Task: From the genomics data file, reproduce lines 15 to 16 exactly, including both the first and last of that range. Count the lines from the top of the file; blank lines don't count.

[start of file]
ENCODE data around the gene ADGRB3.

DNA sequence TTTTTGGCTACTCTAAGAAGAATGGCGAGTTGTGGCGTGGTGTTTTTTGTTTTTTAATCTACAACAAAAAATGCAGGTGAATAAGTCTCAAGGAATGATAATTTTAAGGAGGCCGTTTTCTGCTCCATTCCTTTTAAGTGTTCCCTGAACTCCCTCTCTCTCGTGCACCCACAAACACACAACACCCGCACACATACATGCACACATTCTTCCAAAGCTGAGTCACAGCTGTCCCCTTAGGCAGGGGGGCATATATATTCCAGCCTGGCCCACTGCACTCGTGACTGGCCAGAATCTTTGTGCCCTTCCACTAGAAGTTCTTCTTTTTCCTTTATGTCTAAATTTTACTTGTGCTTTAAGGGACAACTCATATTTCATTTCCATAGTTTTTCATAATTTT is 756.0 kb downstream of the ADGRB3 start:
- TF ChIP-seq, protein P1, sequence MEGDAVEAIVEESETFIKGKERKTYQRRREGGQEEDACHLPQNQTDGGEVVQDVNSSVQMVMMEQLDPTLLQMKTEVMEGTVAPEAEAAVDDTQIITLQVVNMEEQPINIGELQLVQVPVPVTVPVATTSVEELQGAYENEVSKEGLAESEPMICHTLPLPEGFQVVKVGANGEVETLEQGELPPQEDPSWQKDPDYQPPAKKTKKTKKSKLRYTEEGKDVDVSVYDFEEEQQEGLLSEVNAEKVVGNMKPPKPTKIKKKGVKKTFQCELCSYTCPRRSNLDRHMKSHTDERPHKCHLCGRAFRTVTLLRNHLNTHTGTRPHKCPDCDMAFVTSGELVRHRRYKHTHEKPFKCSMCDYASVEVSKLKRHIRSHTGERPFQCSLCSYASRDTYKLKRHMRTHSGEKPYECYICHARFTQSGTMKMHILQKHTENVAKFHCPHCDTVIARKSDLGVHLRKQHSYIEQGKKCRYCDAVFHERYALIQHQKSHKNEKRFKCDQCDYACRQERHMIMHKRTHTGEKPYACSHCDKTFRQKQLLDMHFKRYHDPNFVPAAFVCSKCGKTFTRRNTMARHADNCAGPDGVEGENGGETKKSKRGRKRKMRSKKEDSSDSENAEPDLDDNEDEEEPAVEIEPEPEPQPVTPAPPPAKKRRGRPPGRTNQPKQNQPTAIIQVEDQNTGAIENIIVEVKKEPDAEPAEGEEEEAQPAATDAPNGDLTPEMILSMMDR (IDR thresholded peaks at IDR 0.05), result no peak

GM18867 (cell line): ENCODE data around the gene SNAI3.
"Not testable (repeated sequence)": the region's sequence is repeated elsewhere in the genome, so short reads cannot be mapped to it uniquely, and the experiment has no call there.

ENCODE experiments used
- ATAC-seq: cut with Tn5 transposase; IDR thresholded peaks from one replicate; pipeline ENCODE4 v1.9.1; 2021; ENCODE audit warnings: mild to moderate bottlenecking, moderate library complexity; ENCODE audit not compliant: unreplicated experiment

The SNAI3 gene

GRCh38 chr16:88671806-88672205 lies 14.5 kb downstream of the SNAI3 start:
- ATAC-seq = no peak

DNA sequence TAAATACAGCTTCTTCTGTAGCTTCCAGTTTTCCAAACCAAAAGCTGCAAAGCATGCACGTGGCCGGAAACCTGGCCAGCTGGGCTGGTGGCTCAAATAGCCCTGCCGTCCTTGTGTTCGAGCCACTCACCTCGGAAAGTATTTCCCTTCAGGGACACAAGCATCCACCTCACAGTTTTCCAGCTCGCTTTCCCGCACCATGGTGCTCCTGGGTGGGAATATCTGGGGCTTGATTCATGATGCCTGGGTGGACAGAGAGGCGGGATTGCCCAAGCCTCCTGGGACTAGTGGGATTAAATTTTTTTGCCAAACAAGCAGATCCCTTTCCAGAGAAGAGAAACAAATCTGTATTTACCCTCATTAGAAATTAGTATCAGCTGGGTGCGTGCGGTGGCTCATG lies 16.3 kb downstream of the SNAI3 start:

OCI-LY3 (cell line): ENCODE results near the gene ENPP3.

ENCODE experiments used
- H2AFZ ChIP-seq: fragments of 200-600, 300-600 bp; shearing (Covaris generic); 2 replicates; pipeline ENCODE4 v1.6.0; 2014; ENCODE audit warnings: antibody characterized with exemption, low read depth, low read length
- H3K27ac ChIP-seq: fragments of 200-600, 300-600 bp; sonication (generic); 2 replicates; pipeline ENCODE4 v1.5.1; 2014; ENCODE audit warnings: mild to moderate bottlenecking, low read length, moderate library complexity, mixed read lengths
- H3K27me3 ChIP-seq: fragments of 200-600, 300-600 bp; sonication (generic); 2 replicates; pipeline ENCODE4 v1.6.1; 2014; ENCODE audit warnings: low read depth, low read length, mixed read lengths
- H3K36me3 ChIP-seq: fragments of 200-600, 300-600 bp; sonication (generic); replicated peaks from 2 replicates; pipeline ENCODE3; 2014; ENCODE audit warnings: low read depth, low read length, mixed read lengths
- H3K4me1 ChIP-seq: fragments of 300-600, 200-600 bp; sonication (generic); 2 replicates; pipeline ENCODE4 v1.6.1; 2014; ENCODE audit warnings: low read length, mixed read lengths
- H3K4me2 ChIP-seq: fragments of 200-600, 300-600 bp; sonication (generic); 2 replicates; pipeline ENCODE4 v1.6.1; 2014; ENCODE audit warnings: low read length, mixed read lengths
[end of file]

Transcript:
- H3K27ac ChIP-seq: fragments of 200-600, 300-600 bp; sonication (generic); 2 replicates; pipeline ENCODE4 v1.5.1; 2014; ENCODE audit warnings: mild to moderate bottlenecking, low read length, moderate library complexity, mixed read lengths
- H3K27me3 ChIP-seq: fragments of 200-600, 300-600 bp; sonication (generic); 2 replicates; pipeline ENCODE4 v1.6.1; 2014; ENCODE audit warnings: low read depth, low read length, mixed read lengths